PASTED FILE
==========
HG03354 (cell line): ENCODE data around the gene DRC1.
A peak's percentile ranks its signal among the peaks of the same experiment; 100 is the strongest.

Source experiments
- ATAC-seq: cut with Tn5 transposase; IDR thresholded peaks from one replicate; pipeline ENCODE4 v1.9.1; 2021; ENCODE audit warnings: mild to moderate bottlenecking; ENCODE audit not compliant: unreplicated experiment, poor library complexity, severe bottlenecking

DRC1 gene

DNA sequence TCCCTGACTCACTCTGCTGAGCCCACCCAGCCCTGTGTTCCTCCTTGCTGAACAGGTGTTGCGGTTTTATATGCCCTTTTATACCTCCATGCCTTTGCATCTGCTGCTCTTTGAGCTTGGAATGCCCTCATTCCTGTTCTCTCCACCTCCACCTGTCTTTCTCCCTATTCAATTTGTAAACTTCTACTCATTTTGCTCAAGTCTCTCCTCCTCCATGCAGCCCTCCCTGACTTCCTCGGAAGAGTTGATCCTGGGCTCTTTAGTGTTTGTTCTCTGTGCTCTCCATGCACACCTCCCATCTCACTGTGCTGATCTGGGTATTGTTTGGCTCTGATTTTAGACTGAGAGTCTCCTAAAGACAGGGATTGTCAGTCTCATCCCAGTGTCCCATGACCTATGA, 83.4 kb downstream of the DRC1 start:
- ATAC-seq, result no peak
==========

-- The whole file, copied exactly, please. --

HG03354 (cell line): ENCODE data around the gene DRC1.
A peak's percentile ranks its signal among the peaks of the same experiment; 100 is the strongest.

Source experiments
- ATAC-seq: cut with Tn5 transposase; IDR thresholded peaks from one replicate; pipeline ENCODE4 v1.9.1; 2021; ENCODE audit warnings: mild to moderate bottlenecking; ENCODE audit not compliant: unreplicated experiment, poor library complexity, severe bottlenecking

DRC1 gene

DNA sequence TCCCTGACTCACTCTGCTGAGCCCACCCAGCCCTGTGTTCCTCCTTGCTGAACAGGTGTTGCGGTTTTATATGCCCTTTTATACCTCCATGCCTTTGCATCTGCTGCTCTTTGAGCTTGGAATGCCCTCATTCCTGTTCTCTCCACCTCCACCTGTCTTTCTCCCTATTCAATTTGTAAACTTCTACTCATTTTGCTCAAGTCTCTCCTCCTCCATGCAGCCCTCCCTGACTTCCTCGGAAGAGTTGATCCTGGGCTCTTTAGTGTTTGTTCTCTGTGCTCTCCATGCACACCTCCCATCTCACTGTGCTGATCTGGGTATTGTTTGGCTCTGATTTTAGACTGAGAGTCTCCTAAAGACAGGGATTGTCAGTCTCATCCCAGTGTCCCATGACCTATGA, 83.4 kb downstream of the DRC1 start:
- ATAC-seq, result no peak